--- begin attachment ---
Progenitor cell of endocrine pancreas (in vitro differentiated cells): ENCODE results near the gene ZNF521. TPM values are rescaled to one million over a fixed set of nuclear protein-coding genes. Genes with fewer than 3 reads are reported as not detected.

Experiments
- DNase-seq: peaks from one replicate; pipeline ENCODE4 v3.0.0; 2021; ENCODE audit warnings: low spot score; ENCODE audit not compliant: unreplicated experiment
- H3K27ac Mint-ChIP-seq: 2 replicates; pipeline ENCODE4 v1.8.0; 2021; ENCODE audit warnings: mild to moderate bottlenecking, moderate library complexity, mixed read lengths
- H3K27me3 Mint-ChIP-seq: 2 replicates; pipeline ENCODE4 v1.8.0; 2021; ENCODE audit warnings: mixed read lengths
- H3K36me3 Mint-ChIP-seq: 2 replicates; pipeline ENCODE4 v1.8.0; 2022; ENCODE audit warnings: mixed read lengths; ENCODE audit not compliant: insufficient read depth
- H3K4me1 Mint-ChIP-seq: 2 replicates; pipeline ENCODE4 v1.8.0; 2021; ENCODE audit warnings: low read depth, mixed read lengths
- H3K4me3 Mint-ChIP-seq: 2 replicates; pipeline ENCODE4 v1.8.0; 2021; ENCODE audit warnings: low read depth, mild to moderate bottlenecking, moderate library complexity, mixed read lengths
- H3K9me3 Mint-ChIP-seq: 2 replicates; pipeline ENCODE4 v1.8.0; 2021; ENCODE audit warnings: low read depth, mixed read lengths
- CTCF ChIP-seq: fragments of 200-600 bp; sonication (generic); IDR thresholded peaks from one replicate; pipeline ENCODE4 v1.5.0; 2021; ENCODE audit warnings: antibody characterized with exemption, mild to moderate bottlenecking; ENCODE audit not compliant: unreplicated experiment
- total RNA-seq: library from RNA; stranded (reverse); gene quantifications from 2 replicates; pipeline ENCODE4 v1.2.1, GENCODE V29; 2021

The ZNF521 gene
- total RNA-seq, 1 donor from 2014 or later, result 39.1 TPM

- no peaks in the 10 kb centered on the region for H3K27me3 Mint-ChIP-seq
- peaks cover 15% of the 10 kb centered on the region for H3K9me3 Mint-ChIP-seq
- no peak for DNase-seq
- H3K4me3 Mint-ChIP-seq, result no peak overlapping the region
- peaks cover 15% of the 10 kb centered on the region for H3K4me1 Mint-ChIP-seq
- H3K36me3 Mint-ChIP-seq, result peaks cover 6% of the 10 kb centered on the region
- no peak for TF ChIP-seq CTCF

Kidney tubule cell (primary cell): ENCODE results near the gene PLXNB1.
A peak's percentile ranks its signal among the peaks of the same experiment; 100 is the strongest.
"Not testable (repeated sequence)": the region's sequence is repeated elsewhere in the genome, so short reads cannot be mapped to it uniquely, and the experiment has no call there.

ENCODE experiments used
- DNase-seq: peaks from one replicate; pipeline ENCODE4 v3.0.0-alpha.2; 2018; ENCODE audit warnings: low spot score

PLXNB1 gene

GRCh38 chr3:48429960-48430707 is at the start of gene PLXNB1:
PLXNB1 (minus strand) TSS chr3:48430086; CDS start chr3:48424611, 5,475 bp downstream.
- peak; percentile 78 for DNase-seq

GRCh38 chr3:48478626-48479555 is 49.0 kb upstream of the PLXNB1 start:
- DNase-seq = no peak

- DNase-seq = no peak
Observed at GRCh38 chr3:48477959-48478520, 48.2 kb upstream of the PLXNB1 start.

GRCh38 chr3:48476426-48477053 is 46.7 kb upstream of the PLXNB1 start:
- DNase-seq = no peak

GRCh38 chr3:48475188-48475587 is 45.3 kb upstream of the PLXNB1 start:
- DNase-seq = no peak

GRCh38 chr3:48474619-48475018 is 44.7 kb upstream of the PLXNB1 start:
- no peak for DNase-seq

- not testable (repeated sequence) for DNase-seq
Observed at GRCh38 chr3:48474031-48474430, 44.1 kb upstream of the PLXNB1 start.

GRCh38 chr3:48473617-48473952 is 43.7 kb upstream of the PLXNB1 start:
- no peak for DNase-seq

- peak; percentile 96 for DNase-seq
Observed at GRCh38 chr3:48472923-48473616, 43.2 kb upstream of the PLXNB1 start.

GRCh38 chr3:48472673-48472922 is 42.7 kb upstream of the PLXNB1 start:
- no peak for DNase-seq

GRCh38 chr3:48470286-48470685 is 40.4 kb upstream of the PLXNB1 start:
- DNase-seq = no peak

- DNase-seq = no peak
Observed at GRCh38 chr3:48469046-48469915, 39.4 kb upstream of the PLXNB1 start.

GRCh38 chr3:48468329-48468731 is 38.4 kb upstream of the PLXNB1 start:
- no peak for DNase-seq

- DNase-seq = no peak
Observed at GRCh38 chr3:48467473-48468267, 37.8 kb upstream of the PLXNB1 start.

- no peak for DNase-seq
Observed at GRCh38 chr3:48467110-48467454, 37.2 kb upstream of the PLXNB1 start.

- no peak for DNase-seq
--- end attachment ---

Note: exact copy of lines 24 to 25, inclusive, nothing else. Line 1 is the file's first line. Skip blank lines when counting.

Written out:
ENCODE experiments used
- DNase-seq: peaks from one replicate; pipeline ENCODE4 v3.0.0-alpha.2; 2018; ENCODE audit warnings: low spot score